Of special concern is the passage of the linerless label stock through the printer with a minimized risk of jamming. The prior art describes several attempts to facilitate this process.
One embodiment, an aspect of the present invention teaches methods and apparatus for providing a linerless label stock or recording paper which, when used in the manner proscribed, exhibits reduced tendency to jam the linerless label printer.
In another aspect, the present invention teaches a linerless label stock having a self-contained imaging layer not prone to heat degradation. Such a media allows the application of linerless label stock technology to a much broader array of use applications than the prior art and also eliminates the necessity of disposing of spent printing supplies.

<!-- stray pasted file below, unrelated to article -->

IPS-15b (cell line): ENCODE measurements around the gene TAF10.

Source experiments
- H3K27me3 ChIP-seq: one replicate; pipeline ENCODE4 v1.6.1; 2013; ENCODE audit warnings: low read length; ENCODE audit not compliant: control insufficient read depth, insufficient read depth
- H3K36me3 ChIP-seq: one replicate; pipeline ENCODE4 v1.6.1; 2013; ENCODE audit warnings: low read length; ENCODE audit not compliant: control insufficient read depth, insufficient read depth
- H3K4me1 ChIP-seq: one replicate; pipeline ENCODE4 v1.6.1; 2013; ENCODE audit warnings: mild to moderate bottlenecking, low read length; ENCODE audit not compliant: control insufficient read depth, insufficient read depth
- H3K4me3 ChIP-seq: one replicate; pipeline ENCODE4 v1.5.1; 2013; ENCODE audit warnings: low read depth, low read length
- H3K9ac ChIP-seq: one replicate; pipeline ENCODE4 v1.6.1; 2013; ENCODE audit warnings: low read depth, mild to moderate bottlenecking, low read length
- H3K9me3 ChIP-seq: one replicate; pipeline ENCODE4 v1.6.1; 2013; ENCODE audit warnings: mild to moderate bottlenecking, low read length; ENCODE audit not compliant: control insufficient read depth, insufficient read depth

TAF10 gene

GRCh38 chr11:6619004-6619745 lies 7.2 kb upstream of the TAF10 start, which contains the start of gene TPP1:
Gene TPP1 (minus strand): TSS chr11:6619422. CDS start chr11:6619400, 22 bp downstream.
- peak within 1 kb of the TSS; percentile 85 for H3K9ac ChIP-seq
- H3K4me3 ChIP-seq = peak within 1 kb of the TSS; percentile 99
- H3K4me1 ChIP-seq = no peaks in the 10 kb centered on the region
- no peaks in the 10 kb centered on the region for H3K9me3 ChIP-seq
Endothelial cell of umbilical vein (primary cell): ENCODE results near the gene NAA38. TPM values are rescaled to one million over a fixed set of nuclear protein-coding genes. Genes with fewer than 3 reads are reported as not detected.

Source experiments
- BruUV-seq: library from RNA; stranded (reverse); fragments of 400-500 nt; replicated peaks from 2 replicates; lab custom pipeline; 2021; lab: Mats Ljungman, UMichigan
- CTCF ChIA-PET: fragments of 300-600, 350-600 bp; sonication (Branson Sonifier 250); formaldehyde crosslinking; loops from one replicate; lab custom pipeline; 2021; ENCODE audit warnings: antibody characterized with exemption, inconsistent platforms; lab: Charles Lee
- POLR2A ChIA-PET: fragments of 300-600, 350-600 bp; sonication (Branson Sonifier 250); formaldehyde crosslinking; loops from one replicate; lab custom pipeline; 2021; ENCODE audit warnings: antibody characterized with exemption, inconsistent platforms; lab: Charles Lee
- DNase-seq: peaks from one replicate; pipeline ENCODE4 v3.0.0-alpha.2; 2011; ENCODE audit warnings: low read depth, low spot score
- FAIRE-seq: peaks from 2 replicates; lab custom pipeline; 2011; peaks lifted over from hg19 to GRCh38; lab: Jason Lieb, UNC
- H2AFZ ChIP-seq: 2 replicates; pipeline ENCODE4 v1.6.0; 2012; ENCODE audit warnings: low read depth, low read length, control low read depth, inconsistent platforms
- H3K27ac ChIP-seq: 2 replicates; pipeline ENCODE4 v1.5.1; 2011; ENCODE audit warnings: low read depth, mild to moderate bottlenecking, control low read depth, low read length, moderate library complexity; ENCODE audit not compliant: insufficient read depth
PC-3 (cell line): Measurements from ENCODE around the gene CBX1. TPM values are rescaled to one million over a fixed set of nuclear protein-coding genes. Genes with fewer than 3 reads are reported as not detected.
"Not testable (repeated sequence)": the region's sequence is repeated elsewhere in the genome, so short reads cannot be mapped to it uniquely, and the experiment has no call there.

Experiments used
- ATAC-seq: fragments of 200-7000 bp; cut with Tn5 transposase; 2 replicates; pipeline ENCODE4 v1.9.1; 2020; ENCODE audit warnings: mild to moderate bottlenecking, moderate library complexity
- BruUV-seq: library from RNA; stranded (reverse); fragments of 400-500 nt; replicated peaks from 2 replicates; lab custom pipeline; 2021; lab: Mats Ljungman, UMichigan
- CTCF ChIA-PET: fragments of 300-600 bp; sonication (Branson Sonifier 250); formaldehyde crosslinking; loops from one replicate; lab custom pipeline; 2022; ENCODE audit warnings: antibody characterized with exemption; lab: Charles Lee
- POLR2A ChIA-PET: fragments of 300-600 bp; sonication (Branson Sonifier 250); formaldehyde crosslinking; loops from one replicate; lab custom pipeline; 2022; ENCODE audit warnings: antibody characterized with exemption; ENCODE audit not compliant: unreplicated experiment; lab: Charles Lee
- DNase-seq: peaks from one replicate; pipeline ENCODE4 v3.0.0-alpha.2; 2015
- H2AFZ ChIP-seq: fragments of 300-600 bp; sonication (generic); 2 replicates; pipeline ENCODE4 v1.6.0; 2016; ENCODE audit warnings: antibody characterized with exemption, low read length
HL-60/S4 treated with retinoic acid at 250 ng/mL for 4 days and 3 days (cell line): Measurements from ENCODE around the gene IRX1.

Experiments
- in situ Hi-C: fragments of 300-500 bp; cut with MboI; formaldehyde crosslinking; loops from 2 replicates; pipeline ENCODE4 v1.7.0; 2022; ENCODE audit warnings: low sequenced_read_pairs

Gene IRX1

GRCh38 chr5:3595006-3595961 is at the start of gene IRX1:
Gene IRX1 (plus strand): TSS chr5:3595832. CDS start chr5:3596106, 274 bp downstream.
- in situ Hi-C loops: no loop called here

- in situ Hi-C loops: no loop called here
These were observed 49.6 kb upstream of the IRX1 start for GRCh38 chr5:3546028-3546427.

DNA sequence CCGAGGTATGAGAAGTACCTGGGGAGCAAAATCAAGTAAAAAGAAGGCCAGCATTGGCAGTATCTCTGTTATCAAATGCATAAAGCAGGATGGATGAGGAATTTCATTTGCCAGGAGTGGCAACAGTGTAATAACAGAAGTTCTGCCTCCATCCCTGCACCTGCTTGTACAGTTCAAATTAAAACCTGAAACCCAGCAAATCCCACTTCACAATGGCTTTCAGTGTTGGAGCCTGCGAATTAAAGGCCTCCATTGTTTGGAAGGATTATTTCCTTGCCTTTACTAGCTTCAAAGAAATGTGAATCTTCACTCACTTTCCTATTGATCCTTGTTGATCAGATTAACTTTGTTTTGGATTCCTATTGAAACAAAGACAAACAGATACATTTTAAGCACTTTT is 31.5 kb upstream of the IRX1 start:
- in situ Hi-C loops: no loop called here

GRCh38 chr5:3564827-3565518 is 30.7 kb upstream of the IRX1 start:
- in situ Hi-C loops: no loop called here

In another aspect, the present invention teaches a linerless label stock having an adhesive deadening agent printed at intervals over the pressure sensitive adhesive to form regions that are substantially non-tacky. The use of adhesive deadening agent to reduce tack has the advantage of allowing high volume production of linerless label stock converter rolls that do not need to be custom coated with adhesive. Deadening agent is applied in a desired pattern and at a desired repeat distance on a label press at low cost and late in the label production process rather than on a much higher volume adhesive coating machine.
In another aspect, the present invention teaches a linerless label stock that has a pattern coated adhesive formed on its back side. Perforations are formed in the web at locations indexed to the areas with no adhesive. The perforations have the advantage of easing separation of printed labels from the remainder of the web.
In another aspect, the present invention teaches a linerless label stock or recording paper compatible with self-contained printing technologies. The use of a self-contained printing technology with a linerless label stock results in having no spent supplies to dispose of and hence no on-going disposal issues.